President Obama should get credit for upping the sanctions ante on Iran, albeit months after he could have done so.
The American Israel Public Affairs Committee hit the right notes in praising the sanctions while nudging the president to sound like he means it when he talks about the military option. It said in an e-mail:
The President’s action demonstrates American resolve to escalate economic pressure on Iran to persuade Tehran to halt its nuclear weapons quest.
The new measure authorizes sanctions on foreign financial institutions that deal in Iranian currency, provide goods or services to the Iranian automotive sector or provide material support to sanctioned Iranian entities.
AIPAC also commends the Treasury and State Departments’ efforts to increase sanctions enforcement. Today, the Treasury Department sanctioned a shadowy network of more than three dozen companies controlled by Iran’s leadership that generated billions of dollars for the regime. Since March, the administration has sanctioned multiple schemes to evade measures targeting Iran’s energy and transportation sectors. Sanctions have been imposed on entities buying Iranian petrochemicals, entities aiding Iran’s nuclear program and individuals that violate the human rights of Iranians citizens. For the first time, the United States targeted an exchange house and trading company that were supporting sanctioned Iranian banks.
We urge the administration to continue escalating the pressure on Iran and those individuals, companies and countries that violate our sanctions. In particular, countries that fail to significantly reduce their purchases of Iranian crude oil must be held accountable. We also urge the administration to continue to emphasize that the US is prepared to use all available measures to prevent Iran from acquiring a nuclear weapons capability.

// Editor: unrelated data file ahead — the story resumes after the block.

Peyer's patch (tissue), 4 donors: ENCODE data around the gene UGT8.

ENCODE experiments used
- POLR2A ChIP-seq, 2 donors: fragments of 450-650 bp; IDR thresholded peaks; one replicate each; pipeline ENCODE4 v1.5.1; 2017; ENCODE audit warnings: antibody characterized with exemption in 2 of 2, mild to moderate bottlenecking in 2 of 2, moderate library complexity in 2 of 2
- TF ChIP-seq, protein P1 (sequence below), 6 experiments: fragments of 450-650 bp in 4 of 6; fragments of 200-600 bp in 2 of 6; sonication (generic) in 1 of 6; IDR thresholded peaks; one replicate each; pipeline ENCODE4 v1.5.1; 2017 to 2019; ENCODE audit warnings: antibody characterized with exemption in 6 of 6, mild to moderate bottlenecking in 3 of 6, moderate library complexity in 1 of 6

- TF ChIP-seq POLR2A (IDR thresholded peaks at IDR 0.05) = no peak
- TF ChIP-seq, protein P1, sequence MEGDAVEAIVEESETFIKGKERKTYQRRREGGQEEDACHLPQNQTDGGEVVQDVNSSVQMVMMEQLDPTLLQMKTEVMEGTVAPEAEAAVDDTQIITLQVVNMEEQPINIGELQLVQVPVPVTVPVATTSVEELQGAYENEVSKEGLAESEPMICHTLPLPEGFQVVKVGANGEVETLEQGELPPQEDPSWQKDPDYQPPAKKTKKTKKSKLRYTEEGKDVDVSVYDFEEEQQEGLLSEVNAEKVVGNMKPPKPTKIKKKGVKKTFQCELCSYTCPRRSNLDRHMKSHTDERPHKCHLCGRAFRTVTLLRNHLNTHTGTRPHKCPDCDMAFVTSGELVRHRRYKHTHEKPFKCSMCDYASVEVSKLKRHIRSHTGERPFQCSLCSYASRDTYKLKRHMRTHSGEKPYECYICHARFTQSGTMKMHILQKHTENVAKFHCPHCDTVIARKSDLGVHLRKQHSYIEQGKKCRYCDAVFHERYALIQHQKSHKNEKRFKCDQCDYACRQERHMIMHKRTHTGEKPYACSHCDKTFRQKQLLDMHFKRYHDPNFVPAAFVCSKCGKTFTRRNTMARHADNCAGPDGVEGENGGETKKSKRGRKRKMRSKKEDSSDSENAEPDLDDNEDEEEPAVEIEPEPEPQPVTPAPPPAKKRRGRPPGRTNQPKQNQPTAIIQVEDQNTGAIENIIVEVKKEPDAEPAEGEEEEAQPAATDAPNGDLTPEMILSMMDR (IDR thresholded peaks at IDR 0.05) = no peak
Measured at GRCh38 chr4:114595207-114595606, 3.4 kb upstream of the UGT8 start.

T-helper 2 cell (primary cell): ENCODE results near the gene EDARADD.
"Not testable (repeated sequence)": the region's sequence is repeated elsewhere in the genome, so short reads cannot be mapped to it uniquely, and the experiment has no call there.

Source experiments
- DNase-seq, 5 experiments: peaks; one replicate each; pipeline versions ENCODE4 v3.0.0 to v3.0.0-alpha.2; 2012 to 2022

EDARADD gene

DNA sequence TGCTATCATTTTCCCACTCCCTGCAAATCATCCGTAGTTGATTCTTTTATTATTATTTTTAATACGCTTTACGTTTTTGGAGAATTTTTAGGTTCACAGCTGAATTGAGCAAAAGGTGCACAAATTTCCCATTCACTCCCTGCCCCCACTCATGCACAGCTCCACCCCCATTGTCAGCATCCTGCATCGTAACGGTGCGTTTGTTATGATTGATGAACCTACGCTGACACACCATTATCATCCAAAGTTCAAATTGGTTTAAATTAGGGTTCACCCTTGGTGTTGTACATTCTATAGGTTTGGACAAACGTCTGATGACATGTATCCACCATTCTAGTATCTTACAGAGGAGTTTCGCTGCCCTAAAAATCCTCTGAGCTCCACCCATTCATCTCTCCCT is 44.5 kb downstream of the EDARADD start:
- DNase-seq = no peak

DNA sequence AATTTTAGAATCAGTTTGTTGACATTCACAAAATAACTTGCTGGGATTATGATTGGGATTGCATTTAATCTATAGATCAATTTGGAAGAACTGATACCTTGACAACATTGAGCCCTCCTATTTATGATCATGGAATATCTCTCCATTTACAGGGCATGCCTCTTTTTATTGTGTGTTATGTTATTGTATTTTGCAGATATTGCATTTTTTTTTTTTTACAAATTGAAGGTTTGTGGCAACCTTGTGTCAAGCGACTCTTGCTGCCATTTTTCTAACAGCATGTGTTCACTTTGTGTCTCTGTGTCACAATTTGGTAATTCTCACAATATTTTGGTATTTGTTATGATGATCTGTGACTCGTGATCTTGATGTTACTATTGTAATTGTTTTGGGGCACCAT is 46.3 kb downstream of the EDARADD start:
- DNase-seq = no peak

However, just as Obama is demonstrating some economic muscle, he signals reticence with regard to enforcing prohibitions on weapons of mass destruction and preventing genocide. Even the United Nations Human Rights Council, in a report released today, finds: “The conflict in Syria has reached new levels of brutality. This report documents for the first time the systematic imposition of sieges, the use of chemical agents and forcible displacement. War crimes, crimes against humanity and gross human rights violations continue apace.”
Meanwhile, the Associated Press reports that samples taken from Syria and tested in France have confirmed that sarin gas has been used there multiple times.
The White House reaction? “We need more information” before acting.
If you are in Tehran or Damascus or anywhere else in the Middle East, the takeaway is that the United States may talk big and grudgingly ratchet up economic sanctions, but it will do no more, leaving the Iran-Russia-Syria alliance free to run amok. As for our allies, they’ve come to expect very little from this president.